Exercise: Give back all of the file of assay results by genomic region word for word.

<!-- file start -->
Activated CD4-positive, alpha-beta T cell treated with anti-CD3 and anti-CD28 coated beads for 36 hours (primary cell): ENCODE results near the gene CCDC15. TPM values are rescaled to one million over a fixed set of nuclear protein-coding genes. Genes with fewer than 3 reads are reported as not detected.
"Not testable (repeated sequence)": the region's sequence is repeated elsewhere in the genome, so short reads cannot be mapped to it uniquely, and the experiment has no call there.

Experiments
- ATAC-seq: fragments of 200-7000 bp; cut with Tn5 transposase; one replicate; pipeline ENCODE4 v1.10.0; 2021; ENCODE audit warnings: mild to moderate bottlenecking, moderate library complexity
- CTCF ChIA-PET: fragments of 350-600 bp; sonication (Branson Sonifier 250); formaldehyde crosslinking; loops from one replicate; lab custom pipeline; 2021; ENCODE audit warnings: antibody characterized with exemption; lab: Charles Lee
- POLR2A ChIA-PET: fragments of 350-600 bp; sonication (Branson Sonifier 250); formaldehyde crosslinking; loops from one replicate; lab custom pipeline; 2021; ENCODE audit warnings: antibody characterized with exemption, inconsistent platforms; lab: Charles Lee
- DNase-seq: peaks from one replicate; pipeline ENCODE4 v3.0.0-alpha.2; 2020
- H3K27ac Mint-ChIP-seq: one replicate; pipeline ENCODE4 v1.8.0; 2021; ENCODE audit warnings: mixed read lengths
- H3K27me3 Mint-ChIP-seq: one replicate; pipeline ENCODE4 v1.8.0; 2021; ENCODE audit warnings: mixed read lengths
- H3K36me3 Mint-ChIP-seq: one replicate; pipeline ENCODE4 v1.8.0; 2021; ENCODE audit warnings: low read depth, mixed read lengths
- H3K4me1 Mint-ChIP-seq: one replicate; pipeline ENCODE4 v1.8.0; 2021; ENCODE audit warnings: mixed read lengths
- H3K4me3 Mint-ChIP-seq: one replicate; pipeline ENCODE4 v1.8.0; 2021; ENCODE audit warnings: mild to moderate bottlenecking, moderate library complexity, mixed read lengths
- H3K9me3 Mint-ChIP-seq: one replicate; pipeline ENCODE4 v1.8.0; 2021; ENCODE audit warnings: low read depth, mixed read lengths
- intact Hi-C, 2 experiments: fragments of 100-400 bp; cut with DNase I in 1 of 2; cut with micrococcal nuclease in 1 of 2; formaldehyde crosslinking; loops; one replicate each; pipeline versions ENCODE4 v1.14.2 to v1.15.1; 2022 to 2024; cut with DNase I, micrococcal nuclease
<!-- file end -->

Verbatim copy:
Activated CD4-positive, alpha-beta T cell treated with anti-CD3 and anti-CD28 coated beads for 36 hours (primary cell): ENCODE results near the gene CCDC15. TPM values are rescaled to one million over a fixed set of nuclear protein-coding genes. Genes with fewer than 3 reads are reported as not detected.
"Not testable (repeated sequence)": the region's sequence is repeated elsewhere in the genome, so short reads cannot be mapped to it uniquely, and the experiment has no call there.

Experiments
- ATAC-seq: fragments of 200-7000 bp; cut with Tn5 transposase; one replicate; pipeline ENCODE4 v1.10.0; 2021; ENCODE audit warnings: mild to moderate bottlenecking, moderate library complexity
- CTCF ChIA-PET: fragments of 350-600 bp; sonication (Branson Sonifier 250); formaldehyde crosslinking; loops from one replicate; lab custom pipeline; 2021; ENCODE audit warnings: antibody characterized with exemption; lab: Charles Lee
- POLR2A ChIA-PET: fragments of 350-600 bp; sonication (Branson Sonifier 250); formaldehyde crosslinking; loops from one replicate; lab custom pipeline; 2021; ENCODE audit warnings: antibody characterized with exemption, inconsistent platforms; lab: Charles Lee
- DNase-seq: peaks from one replicate; pipeline ENCODE4 v3.0.0-alpha.2; 2020
- H3K27ac Mint-ChIP-seq: one replicate; pipeline ENCODE4 v1.8.0; 2021; ENCODE audit warnings: mixed read lengths
- H3K27me3 Mint-ChIP-seq: one replicate; pipeline ENCODE4 v1.8.0; 2021; ENCODE audit warnings: mixed read lengths
- H3K36me3 Mint-ChIP-seq: one replicate; pipeline ENCODE4 v1.8.0; 2021; ENCODE audit warnings: low read depth, mixed read lengths
- H3K4me1 Mint-ChIP-seq: one replicate; pipeline ENCODE4 v1.8.0; 2021; ENCODE audit warnings: mixed read lengths
- H3K4me3 Mint-ChIP-seq: one replicate; pipeline ENCODE4 v1.8.0; 2021; ENCODE audit warnings: mild to moderate bottlenecking, moderate library complexity, mixed read lengths
- H3K9me3 Mint-ChIP-seq: one replicate; pipeline ENCODE4 v1.8.0; 2021; ENCODE audit warnings: low read depth, mixed read lengths
- intact Hi-C, 2 experiments: fragments of 100-400 bp; cut with DNase I in 1 of 2; cut with micrococcal nuclease in 1 of 2; formaldehyde crosslinking; loops; one replicate each; pipeline versions ENCODE4 v1.14.2 to v1.15.1; 2022 to 2024; cut with DNase I, micrococcal nuclease